In September 1965, a massive hurricane hit New Orleans. By the next day the president—a Texan in a time of war—was in the city, visiting a shelter. With no electricity in the darkness there, Lyndon Baines Johnson held a flashlight to his face and proclaimed, "This is the president of the United States and I'm here to help you!" Almost precisely 40 years later, when another horrific hurricane hit the city, the president was, again, a Texan in wartime. But rather than hurry to New Orleans from his Texas ranch, George W. Bush decided, three days after Katrina hit, to fly back to Washington first. Photographers rarely are allowed into the forward cabin of Air Force One, but consigliere Karl Rove and other aides summoned them so they could snap pictures of the Boss gazing out the window as the plane flew over the devastation. Republican strategists privately call the resulting image—Bush as tourist, seemingly powerless as he peered down at the chaos—perhaps among the most damaging of his presidency.And yes, the fish rots from the head:
And, of course, Bill O'Reilly continues to be a beacon of light in the darkness:
The president did not growl this time. He had already decided to return to Washington and hold a meeting of his top advisers on the following day, Wednesday. This would give them a day to get back from their vacations and their staffs to work up some ideas about what to do in the aftermath of the storm. President Bush knew the storm and its consequences had been bad; but he didn't quite realize how bad.
The reality, say several aides who did not wish to be quoted because it might displease the president, did not really sink in until Thursday night. Some White House staffers were watching the evening news and thought the president needed to see the horrific reports coming out of New Orleans. Counselor Bartlett made up a DVD of the newscasts so Bush could see them in their entirety as he flew down to the Gulf Coast the next morning on Air Force One.
On the September 13 broadcast of The Radio Factor, Fox News host Bill O'Reilly claimed that "many of the poor in New Orleans" did not evacuate the city before Hurricane Katrina because "[t]hey were drug-addicted" and "weren't going to get turned off from their source." O'Reilly added, "They were thugs."
But he doesn't mention that the National Guard were at the Convention Center in New Orleans the week after the storm hit. Not on Friday; before that.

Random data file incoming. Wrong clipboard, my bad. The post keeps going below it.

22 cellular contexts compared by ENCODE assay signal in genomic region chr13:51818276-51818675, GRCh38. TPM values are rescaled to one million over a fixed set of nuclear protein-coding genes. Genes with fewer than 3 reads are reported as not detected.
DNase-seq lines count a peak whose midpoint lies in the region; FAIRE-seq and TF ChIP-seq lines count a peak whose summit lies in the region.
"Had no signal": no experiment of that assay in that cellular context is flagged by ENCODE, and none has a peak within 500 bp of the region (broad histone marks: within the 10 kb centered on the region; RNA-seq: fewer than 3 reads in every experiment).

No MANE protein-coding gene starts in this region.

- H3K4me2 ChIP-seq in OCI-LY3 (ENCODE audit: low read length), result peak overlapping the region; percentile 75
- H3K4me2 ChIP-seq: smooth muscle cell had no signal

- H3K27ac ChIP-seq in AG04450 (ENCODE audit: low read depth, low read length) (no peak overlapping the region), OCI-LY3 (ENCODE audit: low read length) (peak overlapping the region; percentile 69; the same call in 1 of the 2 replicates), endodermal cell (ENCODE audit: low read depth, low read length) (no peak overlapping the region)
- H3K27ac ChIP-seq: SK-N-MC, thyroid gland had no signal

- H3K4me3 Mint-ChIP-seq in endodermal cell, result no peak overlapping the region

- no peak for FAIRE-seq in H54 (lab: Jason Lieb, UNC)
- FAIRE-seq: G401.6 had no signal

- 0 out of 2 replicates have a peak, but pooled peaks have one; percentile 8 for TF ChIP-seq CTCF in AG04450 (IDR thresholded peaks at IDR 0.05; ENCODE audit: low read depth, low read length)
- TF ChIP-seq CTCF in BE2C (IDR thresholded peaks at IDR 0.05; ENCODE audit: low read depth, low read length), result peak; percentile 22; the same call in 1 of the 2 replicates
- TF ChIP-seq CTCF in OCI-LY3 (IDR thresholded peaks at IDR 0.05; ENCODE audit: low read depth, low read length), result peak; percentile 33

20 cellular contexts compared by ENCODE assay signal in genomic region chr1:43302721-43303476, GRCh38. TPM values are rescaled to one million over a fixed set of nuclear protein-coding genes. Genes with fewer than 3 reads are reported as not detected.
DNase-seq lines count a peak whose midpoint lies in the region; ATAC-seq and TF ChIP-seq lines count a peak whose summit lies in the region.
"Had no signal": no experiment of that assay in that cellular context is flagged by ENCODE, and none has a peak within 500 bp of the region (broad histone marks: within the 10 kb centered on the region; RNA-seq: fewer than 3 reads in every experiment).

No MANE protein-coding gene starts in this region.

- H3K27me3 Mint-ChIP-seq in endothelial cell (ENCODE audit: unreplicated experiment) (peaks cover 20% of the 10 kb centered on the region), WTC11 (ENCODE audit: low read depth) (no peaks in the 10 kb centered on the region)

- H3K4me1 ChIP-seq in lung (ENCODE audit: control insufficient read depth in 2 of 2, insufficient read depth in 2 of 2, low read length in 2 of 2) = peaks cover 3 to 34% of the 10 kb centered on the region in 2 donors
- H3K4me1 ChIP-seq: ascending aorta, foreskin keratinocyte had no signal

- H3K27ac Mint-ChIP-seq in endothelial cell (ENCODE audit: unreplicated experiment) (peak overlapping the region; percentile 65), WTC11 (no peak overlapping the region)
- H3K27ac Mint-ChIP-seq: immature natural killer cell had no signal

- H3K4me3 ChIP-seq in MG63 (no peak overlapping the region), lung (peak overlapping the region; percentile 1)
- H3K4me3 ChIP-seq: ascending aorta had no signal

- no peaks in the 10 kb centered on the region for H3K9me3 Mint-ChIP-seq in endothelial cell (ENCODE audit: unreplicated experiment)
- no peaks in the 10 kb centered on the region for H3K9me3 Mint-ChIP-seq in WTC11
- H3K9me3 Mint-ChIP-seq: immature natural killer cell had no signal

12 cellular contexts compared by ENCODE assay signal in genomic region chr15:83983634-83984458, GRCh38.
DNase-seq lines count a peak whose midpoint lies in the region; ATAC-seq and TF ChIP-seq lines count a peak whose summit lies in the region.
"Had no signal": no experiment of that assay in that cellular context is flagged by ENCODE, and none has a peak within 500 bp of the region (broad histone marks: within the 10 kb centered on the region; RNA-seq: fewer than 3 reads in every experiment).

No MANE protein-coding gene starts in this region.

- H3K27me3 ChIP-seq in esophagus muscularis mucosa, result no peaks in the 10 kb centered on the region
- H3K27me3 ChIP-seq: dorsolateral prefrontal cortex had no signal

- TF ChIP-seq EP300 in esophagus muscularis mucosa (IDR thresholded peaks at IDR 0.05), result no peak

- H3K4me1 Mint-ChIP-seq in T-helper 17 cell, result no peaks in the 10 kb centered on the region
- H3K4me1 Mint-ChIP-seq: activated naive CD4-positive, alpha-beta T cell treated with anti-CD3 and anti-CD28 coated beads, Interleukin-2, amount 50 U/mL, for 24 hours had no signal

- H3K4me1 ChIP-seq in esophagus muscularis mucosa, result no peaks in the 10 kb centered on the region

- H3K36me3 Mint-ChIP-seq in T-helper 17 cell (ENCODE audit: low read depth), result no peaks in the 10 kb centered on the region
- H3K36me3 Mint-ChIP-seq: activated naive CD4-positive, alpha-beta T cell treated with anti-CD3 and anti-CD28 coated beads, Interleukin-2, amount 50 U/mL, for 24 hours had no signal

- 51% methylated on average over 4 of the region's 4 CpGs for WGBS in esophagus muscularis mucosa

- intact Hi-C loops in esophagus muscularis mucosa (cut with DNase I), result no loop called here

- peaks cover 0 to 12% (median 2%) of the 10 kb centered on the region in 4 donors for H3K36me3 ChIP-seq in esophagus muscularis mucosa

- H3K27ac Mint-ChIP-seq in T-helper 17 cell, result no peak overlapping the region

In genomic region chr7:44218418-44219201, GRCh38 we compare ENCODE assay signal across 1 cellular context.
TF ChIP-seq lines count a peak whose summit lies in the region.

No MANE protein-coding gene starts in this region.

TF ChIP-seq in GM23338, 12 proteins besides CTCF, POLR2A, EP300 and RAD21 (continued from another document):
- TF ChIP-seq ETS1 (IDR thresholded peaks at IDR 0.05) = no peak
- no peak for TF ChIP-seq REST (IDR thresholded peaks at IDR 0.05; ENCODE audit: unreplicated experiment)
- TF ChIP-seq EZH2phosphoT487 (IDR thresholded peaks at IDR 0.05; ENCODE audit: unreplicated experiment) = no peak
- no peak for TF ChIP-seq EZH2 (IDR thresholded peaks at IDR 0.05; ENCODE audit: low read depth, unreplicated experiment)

That futility was symbolized by the presence in the convention center for three of the most chaotic days of at least 250 armed troops from the Louisiana National Guard. They were camped out in a huge exhibition hall separated from the crowd by a wall, and used their trucks as a barricade when they were afraid the crowd would break in.She's right.
The troops were never deployed to restore order and eventually withdrew, despite the pleas of the convention center's management. Louisiana Guard commanders said their units' mission was not to secure the facility, and soldiers on the scene feared inciting further bloodshed if they had intervened. "We didn't want another Kent State," said Army Lt. Gen. Russel L. Honore, commander of the active-duty military forces responding to Katrina. "They weren't trained for crowd control."
In more than 70 interviews, with both military and law enforcement officials -- who were themselves sometimes inside the center -- and with many of the survivors who suffered over the course of several nights, a chilling portrait emerges of anarchy and violence, exacerbated by young men from rival housing projects -- Magnolia, St. Bernard, Iberville, Calliope.
"Everywhere I went, I saw people with guns in their hands," said Troy Harris, 18. "They were putting guns to people's heads."
Recounting their pleas for milk for their babies, for food, for protection, many survivors described the same sense of bewilderment and anger -- broadcast, surreally, on live television. "This is America," one woman shouted into the TV cameras. What she meant was, this is not supposed to happen here.